The emerging science on the carotenoid, astaxanthin, is uncovering some interesting and potent effects on human health.

Astaxanthin supplementation is consistent with our philosophy of addressing factors lacking or absent from modern life that, when restored, allow numerous common health conditions to recede, an approach distinct from introducing factors to “treat” abnormalities. Don’t “treat” high blood sugar, for example; instead, address the factors that allow high blood sugar to emerge in the first place, an approach that leads to broad and powerful recovery of health, not just reduced blood sugars. An increase in dietary carotenoids such as astaxanthin can be part of this effort.

Astaxanthin is ordinarily obtained through ingestion of fish and crustaceans. Salmon can be especially abundant source of astaxanthin: 6 ounces of wild salmon contains around 4-6 mg of astaxanthin (and it’s sometimes added to farmed salmon to enhance color). Trout, shrimp, crab, and crayfish are also sources. Commercial production of astaxanthin, however, relies on the microalgae, Haematococcus pluvialis, a vigorous producer of astaxanthin. Astaxanthin is a close relative of other carotenoids, such as the beta-carotene and lycopene of carrots, kale, squash, tomatoes, pumpkin, sweet potatoes, and other vegetables and fruits. And, in light of my recent conversations on how you and I can favorably impact body shape and composition (i.e., distribution of fat and muscle), astaxanthin is an important player in that effort. 

Emerging evidence is uncovering a number of interesting effects of increased intake of astaxanthin. Among the effects:

  • If you subscribe to the idea that oxidation is an adverse phenomenon, astaxanthin is one of the most potent antioxidants known, several thousand times more potent, for instance, than vitamin C, 10x more potent than carotenoids lutein and zeaxanthin, five times more potent than beta-carotene. Astaxanthin thereby reduces reactive oxidative species in LDL particles, mitochondria (where oxidation may contribute to the aging process), and in the brain.
  • Astaxanthin suppresses cytokine mediators of aging, so-called “inflammaging,” the inflammation of aging. This involves mediators such as Nrf1, nuclear factor κB, and TGFβ1 that increase with aging. Astaxanthin is a potent inhibitor of all three and is therefore suspected to slow some of the phenomena of aging, though not yet proven in a real-world setting (as is true for many agents suspected to provide anti-aging or longevity benefits).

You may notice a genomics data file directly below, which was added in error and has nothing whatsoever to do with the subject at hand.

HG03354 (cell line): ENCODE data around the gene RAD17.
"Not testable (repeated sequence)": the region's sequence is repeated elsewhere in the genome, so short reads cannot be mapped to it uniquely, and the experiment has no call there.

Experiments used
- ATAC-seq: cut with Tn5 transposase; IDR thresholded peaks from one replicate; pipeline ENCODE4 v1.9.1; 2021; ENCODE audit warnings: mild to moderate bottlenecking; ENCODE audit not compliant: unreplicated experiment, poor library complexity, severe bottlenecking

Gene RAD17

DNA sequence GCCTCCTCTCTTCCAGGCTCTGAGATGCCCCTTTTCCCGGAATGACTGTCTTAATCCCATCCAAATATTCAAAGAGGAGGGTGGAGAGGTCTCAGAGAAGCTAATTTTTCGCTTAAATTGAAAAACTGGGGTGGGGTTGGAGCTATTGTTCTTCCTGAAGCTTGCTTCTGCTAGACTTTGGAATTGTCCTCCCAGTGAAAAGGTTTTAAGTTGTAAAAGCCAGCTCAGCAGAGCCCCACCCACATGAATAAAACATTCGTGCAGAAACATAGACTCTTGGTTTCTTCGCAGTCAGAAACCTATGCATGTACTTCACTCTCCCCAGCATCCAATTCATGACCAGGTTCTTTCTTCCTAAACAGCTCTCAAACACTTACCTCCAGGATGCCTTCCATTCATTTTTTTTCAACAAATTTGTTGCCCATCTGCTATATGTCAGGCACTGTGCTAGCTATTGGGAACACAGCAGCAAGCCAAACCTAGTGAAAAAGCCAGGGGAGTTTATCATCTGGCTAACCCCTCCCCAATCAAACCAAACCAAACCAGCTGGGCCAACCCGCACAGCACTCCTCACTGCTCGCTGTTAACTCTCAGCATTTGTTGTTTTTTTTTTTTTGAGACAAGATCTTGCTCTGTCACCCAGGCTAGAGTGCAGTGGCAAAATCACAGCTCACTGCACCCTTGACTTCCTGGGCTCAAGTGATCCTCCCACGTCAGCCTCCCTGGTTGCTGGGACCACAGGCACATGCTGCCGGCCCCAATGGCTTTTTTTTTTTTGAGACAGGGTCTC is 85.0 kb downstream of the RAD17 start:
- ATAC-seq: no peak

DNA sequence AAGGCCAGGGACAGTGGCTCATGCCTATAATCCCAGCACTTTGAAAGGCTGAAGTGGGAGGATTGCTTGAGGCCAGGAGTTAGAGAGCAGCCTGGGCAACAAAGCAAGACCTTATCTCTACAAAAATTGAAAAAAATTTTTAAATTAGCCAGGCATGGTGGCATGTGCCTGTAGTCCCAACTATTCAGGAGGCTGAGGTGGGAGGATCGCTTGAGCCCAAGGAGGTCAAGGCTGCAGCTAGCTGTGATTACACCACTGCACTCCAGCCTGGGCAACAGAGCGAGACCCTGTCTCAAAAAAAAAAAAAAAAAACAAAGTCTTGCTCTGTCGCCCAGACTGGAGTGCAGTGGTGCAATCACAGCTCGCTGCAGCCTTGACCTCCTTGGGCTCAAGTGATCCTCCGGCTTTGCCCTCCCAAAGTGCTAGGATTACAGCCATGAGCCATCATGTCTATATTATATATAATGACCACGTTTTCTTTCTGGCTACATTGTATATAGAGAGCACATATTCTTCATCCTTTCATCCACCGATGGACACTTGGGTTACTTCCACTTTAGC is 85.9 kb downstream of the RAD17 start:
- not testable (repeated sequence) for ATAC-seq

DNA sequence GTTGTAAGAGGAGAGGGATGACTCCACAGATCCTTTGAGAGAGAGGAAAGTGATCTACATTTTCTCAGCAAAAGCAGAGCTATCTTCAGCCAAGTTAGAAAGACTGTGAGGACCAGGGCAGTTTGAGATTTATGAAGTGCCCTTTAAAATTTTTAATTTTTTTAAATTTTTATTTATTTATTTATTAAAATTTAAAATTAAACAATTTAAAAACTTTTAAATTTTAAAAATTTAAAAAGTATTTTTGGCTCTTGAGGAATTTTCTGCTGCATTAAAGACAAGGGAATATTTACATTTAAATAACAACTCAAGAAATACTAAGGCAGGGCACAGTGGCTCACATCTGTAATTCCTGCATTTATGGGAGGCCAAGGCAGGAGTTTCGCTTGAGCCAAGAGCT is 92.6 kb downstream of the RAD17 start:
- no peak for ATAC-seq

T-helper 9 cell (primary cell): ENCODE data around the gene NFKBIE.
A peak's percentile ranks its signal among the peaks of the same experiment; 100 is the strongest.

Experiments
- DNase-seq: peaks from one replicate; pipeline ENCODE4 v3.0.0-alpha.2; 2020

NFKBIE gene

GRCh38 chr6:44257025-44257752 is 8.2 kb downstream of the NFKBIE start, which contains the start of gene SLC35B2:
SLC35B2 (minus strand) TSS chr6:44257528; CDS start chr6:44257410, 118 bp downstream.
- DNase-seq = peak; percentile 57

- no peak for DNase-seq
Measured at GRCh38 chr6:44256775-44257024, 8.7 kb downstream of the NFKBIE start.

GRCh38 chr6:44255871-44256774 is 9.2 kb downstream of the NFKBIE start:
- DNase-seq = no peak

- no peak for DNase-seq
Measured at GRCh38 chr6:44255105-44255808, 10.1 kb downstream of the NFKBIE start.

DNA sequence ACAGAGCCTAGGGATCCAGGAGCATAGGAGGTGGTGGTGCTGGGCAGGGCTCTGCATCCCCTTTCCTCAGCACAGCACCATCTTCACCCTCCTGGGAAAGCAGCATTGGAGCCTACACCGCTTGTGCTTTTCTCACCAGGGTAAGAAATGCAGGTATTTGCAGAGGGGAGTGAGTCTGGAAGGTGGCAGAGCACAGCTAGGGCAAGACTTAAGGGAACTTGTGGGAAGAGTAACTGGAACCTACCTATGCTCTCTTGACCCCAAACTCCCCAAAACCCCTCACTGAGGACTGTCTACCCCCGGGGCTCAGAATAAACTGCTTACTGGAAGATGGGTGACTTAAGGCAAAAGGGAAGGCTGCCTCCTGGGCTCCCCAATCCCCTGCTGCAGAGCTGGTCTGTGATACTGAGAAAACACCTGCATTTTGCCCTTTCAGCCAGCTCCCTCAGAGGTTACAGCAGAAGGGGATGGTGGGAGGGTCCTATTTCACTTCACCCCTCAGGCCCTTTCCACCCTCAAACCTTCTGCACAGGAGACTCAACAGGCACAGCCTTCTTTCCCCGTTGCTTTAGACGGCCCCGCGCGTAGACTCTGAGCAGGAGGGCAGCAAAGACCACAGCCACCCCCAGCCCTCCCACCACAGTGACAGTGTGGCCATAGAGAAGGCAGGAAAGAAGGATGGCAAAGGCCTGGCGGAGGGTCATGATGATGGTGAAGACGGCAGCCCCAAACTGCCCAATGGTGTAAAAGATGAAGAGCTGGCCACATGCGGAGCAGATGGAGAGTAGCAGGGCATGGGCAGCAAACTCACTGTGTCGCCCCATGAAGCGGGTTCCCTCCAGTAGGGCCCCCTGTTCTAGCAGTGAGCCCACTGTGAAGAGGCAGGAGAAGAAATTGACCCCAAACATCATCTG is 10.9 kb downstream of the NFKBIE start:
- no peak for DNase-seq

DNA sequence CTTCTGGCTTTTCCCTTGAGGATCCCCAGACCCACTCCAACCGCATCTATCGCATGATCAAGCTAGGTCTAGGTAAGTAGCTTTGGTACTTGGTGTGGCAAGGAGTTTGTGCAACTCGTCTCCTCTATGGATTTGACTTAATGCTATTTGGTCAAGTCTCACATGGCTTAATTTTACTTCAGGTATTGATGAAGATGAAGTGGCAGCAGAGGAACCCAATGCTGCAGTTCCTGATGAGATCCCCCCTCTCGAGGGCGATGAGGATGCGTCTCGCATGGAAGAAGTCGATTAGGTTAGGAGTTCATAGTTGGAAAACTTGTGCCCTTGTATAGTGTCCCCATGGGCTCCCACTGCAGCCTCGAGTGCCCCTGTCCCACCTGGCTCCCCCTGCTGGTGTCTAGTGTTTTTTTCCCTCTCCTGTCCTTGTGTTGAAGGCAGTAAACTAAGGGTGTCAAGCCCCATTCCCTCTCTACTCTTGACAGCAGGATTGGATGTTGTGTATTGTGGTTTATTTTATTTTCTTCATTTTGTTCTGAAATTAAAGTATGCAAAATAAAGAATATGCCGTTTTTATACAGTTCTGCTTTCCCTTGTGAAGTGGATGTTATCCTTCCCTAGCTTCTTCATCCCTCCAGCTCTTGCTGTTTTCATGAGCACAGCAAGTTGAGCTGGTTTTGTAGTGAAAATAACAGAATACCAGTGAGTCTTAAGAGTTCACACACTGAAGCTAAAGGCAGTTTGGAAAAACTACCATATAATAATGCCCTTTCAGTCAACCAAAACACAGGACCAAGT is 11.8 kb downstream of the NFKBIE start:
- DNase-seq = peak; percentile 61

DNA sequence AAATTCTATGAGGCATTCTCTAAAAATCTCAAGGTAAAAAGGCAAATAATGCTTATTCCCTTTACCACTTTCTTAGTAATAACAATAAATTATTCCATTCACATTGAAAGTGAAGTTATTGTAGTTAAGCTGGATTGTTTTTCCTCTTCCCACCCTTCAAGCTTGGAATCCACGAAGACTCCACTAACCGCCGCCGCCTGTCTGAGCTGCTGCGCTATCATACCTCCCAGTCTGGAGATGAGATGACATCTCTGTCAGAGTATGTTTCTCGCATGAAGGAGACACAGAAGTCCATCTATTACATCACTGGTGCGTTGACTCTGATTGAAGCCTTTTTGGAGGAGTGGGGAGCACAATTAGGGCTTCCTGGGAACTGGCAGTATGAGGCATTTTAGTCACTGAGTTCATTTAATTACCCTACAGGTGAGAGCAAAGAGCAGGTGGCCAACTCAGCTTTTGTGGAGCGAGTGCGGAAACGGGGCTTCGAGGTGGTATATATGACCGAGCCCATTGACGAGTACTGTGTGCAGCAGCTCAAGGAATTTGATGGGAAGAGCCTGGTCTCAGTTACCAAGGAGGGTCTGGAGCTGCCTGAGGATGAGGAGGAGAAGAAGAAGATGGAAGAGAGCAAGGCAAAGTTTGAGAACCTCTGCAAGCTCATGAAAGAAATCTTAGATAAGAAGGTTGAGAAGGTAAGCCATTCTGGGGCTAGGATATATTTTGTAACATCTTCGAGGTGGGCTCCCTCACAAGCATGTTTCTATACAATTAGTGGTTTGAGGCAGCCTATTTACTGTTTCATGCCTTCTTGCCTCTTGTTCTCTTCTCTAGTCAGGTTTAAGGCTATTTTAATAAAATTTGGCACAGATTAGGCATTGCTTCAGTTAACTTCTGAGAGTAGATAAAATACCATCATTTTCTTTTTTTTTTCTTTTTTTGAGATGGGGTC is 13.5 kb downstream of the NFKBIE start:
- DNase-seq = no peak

• Astaxanthin reverses multiple aspects of skin aging, resulting in reduced wrinkle depth, increased moisture, increased skin flexibility, and reductions in sun damaged skin. Astaxanthin also increases tolerance to UV radiation, helping prevent future sun damage. Such effects have been well-documented in human clinical trials.
  • Astaxanthin blocks the oxidation of LDL particles that are more atherogenic, i.e., likely to cause increased accumulation of atherosclerotic plaque. (Recall that glycated and oxidized LDL particles, i.e., “glycoxidized” LDL particles, are potent triggers of atherosclerotic plaque.) It also inhibits the action of matrix metalloproteinase enzymes within atherosclerotic plaque that makes the plaque unstable and prone to rupture, i.e., cause heart attack. Astaxanthin therefore likely reduces risk for cardiovascular events.
  • Causes a modest shift towards preferentially “burning” fat for energy while extending exercise duration, a phenomenon that appears to apply to everyday people but not the super fit or trained athletes.
  • Modest reduction in blood glucose and blood pressure. 
  • While the evidence is preliminary, astaxanthin may exert beneficial effects on the gastrointestinal microbiome, discouraging proliferation of fecal microbes (Proteobacteria such as E. coli) and encouraging proliferation of beneficial species such as Lactobacillus and Bifidobacteria species, as well as Akkermansia, changes that further support metabolic health and restoration of normal distribution of fat and muscle.

Astaxanthin is not well-absorbed unless ingested with fats and oils. Take it, for instance, with fish oil capsules, something with butter, or a salad that contains extra-virgin olive oil. Dosing is not well worked out, but most benefits occur at 4 mg per day or higher.

I mention all this because, at first, I did not fully appreciate that astaxanthin provided such a broad array of metabolic and potentially young-preserving effects. But I believe I am witnessing this play out in those of us who have been supplementing astaxanthin to add to the dietary intake from salmon, shrimp, lobster, etc. It is part of our effort to compensate for all the disasters caused by “official” dietary guidelines that caused us to abandon consumption of organ meats and thereby lead to lack of collagen, hyaluronic acid, and other nutrients; advice to increase consumption of grains that causes mineral deficiencies and triggers numerous modern diseases; reduce dietary fat intake that leads to incessant hunger and a need to compensate for lost calories by consumption of grains and other junk sources; and problems caused by human pollution of the oceans that forces us to limit consumption of fish, shellfish, and other marine creatures due to contamination with mercury and cadmium. Unless we return to the style of eating programmed into the human genetic code, we are thereby forced to restore lost nutrients piecemeal.